photo-eye Gallery, <br /> 376-A Garcia Street, Santa Fe
Photographer Julie Blackmon once again takes up the theme of hallucinatory suburban interiors in her astutely conceived exhibition Domestic Vacations. Citing Jan Steen and other Flemish painters of chaotic yet exuberant households for inspiration, Blackmon presents a succession of through-the-glass-darkly portraits of environments replete with counterfeit urbanity and stocked with a ferocious assembly of Manhattenized children who occupy her interiors like a sudden torrent of piranhas. With a sometimes chilling luminosity, reminiscent of nineteenth-century superstar neurologist Jean-Martin Charcot's photographs of "hysterics" from his sprawling, garrison-like asylum at Salpetrierè, Blackmon's family photos assert that much more is going on than we might otherwise have imagined in the Oz-like archipelagos of twenty-first-century suburbia.
On the surface of these large-format, color-saturated portraits of Blackmon's extended family, all seems well enough, even humorous. That is, until we look harder at the realities, which suddenly become the analytical equivalent of hitting a hornet's nest with a hammer. Rooms seemingly built on sunshine and flattened shadows wryly evoke the totalitarian semiotics of vast housing tracts ruled by commodity-obsessed children, either sleepwalking or stampeding through their own utopias. This is the home as simulacrum;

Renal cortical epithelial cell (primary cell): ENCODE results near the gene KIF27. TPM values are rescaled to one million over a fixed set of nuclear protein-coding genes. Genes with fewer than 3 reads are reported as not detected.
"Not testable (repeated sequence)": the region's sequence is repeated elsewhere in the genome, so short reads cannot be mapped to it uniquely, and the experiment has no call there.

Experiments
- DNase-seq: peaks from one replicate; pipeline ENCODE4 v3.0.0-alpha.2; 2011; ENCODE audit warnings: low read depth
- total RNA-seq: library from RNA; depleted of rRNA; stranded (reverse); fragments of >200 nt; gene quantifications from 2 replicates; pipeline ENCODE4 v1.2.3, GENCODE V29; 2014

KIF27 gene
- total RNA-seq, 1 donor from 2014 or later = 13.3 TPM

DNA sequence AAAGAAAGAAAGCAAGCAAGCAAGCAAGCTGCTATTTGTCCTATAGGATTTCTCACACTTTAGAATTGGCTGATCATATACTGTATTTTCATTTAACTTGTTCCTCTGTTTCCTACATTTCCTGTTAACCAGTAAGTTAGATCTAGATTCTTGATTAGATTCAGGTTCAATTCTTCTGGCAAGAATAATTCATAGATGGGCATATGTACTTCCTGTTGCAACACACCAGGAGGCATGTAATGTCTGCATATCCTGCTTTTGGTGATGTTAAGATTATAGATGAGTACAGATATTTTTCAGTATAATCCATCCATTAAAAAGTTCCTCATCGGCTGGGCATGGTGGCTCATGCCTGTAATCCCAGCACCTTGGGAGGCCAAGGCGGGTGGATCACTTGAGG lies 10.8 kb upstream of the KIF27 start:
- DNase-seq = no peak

a stage-set idealized by swimming pools, world-class art, exotic shrubbery, an endless supply of props, candy and toys, and gobs of avant-garde "livability."
Blackmon's subjects are embalmed in every illusion of upper-middle-class normality. But the regulatory poetics of absence, which rely on compositional laws to show a missing presence, come into great effect here, and, in just about every image, adults appear to be superfluous to the master plan of this provocative gaggle of handsome little citizens. Furthermore, the estrangement of the photographer's eye registers much of this work in the same vein as those great "testimonials against forgetting" of the Enlightenment: taxonomic explosions of landscape painting and memorial cataloguing of flora and fauna, lifestyles and environments, in competition with the capitalist strategies of urbanization that had, unwittingly, slated the world for death. It is perhaps most telling that the family is now the most photographed subject of them all, by professionals and amateurs alike.
As critic Fred Ritchin once said, photography's real function has never been "the telling of unmediated truths, but rather its engagement in a dialectic with human beings." These detonations that Blackmon presents as family photographs are striking for their mimicking of the large-scale, skillful avoidance techniques we've internalized to the point of saturation: where human beings are recast as powerful cartoon avatars in a corporate-sponsored drama that seems "real"-but is more cleanly composed, livelier, and better lit than life.